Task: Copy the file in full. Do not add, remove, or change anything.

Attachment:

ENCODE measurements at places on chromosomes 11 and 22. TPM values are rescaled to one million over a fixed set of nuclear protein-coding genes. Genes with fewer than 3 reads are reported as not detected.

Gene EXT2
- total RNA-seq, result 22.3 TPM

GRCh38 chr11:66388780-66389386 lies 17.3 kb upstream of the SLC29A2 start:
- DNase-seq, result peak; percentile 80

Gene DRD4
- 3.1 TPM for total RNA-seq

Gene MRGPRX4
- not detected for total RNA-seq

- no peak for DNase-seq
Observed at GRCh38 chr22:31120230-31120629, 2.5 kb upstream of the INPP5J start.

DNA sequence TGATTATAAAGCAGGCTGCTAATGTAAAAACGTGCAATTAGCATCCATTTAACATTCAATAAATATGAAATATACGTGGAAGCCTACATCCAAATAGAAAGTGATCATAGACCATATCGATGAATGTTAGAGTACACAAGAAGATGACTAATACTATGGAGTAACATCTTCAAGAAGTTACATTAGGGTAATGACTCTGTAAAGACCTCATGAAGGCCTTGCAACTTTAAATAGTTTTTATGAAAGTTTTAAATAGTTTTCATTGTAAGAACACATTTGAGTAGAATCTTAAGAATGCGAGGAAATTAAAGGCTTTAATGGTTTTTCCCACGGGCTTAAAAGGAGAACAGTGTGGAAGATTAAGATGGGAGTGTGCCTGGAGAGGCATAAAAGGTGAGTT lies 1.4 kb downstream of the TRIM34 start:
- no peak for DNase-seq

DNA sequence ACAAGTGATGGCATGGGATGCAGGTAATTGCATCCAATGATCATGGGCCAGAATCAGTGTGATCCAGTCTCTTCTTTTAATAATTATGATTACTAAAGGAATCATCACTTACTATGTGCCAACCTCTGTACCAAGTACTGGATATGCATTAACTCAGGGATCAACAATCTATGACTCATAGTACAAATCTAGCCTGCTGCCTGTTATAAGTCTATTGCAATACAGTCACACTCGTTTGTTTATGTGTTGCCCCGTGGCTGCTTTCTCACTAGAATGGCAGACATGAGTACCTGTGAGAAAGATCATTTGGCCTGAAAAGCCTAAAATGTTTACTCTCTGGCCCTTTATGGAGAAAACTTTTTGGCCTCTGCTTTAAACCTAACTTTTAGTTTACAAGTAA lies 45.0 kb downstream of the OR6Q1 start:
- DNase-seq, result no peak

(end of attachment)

ENCODE measurements at places on chromosomes 11 and 22. TPM values are rescaled to one million over a fixed set of nuclear protein-coding genes. Genes with fewer than 3 reads are reported as not detected.

Gene EXT2
- total RNA-seq, result 22.3 TPM

GRCh38 chr11:66388780-66389386 lies 17.3 kb upstream of the SLC29A2 start:
- DNase-seq, result peak; percentile 80

Gene DRD4
- 3.1 TPM for total RNA-seq

Gene MRGPRX4
- not detected for total RNA-seq

- no peak for DNase-seq
Observed at GRCh38 chr22:31120230-31120629, 2.5 kb upstream of the INPP5J start.

DNA sequence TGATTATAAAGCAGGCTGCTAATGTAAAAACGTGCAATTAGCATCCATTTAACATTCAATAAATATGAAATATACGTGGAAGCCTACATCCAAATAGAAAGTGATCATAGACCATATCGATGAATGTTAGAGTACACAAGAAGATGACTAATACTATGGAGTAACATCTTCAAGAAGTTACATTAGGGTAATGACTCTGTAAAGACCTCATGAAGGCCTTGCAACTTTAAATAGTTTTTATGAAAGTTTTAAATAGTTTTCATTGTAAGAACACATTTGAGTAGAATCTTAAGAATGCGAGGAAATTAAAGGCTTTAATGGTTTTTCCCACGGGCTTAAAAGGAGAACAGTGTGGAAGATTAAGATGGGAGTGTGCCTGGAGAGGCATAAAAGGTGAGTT lies 1.4 kb downstream of the TRIM34 start:
- no peak for DNase-seq

DNA sequence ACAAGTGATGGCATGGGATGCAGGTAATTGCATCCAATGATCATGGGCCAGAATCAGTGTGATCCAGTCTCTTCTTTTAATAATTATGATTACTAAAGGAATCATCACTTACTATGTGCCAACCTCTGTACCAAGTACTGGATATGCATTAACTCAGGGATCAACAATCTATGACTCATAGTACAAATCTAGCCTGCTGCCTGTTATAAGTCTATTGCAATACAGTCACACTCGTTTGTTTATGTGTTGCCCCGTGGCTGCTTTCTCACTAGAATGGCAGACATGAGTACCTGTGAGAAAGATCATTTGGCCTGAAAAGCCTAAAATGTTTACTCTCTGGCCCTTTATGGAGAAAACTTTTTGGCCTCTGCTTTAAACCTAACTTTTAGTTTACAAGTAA lies 45.0 kb downstream of the OR6Q1 start:
- DNase-seq, result no peak